Bank Rakyat Indonesia brings in Telkom exec to foster fintech
Rivals spur state lender to raise digital game; venture capital unit in cards
ERWIDA MAULIA and WATARU SUZUKI, Nikkei staff writers
JAKARTA -- Bank Rakyat Indonesia on Wednesday appointed an executive with the country's largest telecommunications company to its board, in a move that reflects intensifying competition in financial technology.
The state lender's shareholders approved the appointment of Indra Utoyo, who serves as director for innovation and strategic portfolio at state-owned Telekomunikasi Indonesia, or Telkom. Utoyo has overseen Telkom's digital business development over the past several years -- including the operation of venture capital arm MDI Ventures, which has an office in Silicon Valley and runs an incubation program for Indonesian startups.
BRI must continue to adapt to "challenges and changes in the market, where the [boundaries] are disappearing between the banking sector and the telecommunications sector," Sunarso, the bank's vice president, told reporters after the meeting. "They increasingly overlap each other."
He added that the bank, whose focus on microfinance made it the top profit earner in Indonesia's banking industry last year, also discussed establishing a venture capital unit geared to microbusinesses.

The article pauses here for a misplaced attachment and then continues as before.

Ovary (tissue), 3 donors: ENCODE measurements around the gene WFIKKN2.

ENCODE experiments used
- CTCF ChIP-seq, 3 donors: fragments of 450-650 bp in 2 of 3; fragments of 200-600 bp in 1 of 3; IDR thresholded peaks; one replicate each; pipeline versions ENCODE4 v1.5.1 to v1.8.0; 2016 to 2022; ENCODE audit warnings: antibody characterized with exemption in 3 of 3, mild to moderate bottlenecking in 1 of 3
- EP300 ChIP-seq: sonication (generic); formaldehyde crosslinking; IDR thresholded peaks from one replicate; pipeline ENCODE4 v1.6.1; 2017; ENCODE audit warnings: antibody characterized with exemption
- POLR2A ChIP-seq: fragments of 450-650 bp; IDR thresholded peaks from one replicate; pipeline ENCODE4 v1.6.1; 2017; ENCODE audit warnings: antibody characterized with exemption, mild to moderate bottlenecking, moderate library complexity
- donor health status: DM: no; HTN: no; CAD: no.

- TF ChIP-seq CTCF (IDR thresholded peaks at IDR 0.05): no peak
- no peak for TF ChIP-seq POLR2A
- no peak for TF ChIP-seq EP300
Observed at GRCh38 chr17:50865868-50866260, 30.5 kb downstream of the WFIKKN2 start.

"BRI will stay focused on the micro, small and medium segments," Sunarso said. "Among the challenges in the fintech industry is how to lower prices by improving efficiency -- which requires digitalization." This, he noted, explains the appointment of a director from a telecom company.
Wednesday's shareholders meeting also saw the replacement of BRI President Asmawi Syam with Suprajarto, who had served for eight years as the bank's director for networks and services before moving to another state lender, Bank Negara Indonesia, as vice president in 2015.
BRI has maintained a dominant market share in loans to small businesses by running a network of more than 10,000 offices across the archipelago. This way, it caters to the needs of local communities. Last year, it launched its own satellite to support its outreach to Indonesia's remote regions, as well as its efforts to go digital.
But amid the rising popularity of mobile banking, BRI's physical advantage is being put to the test by stiffer competition. Bank Mandiri, the largest state-owned bank by assets, set up a venture capital unit in 2015 that has made a series of investments in startups that provide financial services to small businesses.
"We want to be able to work with third parties that will enable us to expand in new technologies," Bank Mandiri Director of Finance and Treasury Pahala Mansury told reporters on Tuesday.
Bank Central Asia, Indonesia's largest private bank, also announced the establishment of a $15 million venture capital unit in late January.
Telecom companies like Telkom and Indosat Ooredoo, as well as some new startups, have joined the battle over Indonesia's expanding fintech market as well.
Apart from the venture capital plan, BRI on Wednesday said it is looking at establishing its own securities unit.